Sir Arthur John Evans, the English archaeologist who excavated the Palace of Knossos

Arthur Evans, the English excavator of Knossos, named it the Minoan Civilization after the legendary Minos. The centre of the Minoan civilization was Knossos, where excavations have revealed the actual palace of King Minos with its well-stocked magazines, royal apartments, shrines, the large central court and the throne room, in which the throne of Minos was discovered, the oldest throne in Europe. The palace is about 130 meters on a side and since the Roman period has been suggested as the source of the myth of the Labyrinth, an elaborate mazelike structure constructed for King Minos of Crete and designed by the legendary artificer Daedalus to hold the Minotaur, a creature that was half man and half bull and was eventually killed by the Athenian hero Theseus.

The location of the labyrinth of legend has long been a question for Minoan studies. It might have been the name of the palace or of some portion of the palace. It is possible that the palace was a great sacrificial center and could have been named the Labyrinth. Its layout certainly is labyrinthine, in the sense of intricate and confusing. Many other possibilities have been suggested. The modern meaning of labyrinth as a twisting maze is based on the myth. Several out-of-epoch advances in the construction of the palace is thought to have originated the myth of Atlantis.

The famous gypsum throne, found by Evans in situ in the Throne Room of the Palace of Knossos, is probably the oldest known throne in Europe

There are even dark hints in archaeological findings at Knossos (and elsewhere on Crete) of the practice of human sacrifice, as is suggested by the myth of Athens sending 14 girls and boys every seven years to be devoured by the Minotaur. The work of Evans and his team at Knossos revealed (among other things) the main palace, a large area of the Minoan city, and various cemeteries. Evans carried out much restoration work at the Palace of Minos, as he called it, much of it controversial, and the palace in its present form has been said by some archaeologist to be as much due to Evan’s imagination and pre-conceptions as to the ancient Minoans.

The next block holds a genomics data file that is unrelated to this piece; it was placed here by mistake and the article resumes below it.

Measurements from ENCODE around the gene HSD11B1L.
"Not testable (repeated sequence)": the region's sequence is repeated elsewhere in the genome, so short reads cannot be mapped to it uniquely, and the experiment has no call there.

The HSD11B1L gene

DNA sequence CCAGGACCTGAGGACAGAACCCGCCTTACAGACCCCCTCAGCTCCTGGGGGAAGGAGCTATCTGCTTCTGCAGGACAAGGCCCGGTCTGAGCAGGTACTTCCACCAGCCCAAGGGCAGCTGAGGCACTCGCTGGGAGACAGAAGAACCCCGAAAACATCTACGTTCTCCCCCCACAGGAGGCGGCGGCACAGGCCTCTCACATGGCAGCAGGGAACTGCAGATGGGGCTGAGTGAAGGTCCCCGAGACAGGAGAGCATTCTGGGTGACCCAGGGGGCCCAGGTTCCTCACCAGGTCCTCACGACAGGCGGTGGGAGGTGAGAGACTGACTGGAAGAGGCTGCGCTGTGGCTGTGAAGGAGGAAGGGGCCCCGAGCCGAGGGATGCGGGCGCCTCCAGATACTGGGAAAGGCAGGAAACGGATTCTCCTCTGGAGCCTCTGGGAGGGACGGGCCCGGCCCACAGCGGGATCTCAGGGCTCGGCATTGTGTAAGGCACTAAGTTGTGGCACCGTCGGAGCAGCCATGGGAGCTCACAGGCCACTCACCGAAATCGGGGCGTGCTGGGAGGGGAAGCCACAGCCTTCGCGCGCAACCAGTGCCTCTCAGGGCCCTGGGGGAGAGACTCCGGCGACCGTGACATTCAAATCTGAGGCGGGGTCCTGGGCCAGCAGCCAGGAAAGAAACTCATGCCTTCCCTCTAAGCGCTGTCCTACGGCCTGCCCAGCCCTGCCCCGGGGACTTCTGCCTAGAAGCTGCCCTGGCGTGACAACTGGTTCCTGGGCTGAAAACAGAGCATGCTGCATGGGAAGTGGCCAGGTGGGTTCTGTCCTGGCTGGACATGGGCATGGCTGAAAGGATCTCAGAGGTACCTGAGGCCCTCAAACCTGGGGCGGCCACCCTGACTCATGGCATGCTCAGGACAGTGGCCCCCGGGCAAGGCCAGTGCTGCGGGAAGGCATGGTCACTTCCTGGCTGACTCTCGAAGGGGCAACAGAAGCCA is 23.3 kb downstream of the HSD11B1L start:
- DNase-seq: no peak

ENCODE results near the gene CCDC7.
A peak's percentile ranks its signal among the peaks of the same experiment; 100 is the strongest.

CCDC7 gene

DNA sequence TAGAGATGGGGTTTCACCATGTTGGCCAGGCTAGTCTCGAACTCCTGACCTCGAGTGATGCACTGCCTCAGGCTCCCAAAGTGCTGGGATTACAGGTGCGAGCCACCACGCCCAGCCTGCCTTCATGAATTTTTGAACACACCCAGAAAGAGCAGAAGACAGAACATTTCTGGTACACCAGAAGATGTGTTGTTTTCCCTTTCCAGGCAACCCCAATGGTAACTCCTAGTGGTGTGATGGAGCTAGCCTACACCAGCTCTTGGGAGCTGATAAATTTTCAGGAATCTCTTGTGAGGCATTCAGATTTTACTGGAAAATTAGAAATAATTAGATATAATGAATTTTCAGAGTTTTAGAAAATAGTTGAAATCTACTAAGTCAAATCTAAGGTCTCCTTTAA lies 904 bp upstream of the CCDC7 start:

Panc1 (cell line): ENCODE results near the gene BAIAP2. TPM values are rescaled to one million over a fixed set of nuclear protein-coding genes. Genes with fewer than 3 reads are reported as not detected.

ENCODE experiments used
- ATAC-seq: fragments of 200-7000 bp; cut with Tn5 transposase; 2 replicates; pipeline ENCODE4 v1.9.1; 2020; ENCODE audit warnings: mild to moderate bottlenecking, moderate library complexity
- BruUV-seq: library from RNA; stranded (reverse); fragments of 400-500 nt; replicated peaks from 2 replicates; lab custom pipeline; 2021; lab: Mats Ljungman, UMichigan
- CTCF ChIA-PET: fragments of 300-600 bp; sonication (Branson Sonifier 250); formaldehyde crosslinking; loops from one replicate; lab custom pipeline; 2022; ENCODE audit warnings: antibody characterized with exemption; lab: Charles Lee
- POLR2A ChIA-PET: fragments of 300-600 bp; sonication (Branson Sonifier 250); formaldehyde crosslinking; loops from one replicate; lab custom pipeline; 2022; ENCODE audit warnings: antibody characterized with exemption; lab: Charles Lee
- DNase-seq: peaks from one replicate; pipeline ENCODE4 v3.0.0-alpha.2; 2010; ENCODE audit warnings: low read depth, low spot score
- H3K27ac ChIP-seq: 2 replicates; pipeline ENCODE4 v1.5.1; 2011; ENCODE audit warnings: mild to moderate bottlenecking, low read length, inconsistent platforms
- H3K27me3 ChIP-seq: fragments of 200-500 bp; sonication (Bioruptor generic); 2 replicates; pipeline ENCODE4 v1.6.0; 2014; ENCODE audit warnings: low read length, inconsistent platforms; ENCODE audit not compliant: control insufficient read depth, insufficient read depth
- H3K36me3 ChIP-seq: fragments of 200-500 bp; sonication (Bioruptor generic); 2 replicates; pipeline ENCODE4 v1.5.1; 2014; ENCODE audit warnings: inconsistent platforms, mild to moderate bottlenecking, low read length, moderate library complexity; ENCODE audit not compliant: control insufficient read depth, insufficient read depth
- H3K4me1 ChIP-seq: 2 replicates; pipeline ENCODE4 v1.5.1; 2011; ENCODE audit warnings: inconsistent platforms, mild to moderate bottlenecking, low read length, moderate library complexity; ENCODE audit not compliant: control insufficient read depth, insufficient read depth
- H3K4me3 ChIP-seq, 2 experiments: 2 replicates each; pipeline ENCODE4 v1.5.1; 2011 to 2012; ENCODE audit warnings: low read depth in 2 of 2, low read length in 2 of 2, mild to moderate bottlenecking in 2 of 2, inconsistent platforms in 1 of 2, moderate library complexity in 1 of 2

Since Evan’s time, further excavations at Knossos have been undertaken by the British School of Archaeology at Athens and the Archaeological Service of the Hellenic Ministry of Culture. The hilltop on which Knossos is situated has an extremely long history of human habitation. People were living there from Neolithic times (7000 B.C. – 3000 B.C.) continually up until the Roman period. Evans believed that Knossos was destroyed by a powerful seismic event. Between 1700 B.C. and 1450 B.C., Minoan civilization was at its peak, with the city of Knossos and the surrounding settlement having a population of perhaps as many as 100,000. During this period the Minoan centers survived two major earthquakes, the most serious of which probably occurred in the mid-17th century B.C. (though some researchers date it to as late as 1450 B.C.), and was caused by a massive volcanic eruption on the Cycladic island of Thera (modern Santorini) 62 miles away from Crete. The explosion from this eruption was even greater than the atomic blast at Hiroshima, and blasted the island of Thera into three separate parts. Finally, in the mid-15th century B.C., due to a combination of the accumulative effects of earthquake damage, periodic invasions from the Greek mainland, and the collapse of their trade networks, the Minoan civilization began to decline. However, most experts have since decided that Crete was invaded and destroyed. The debate continued as to which group of people was responsible for the massive destruction. Many experts believe that is was either the Dorians, the Achaens, or the Mycenaeans.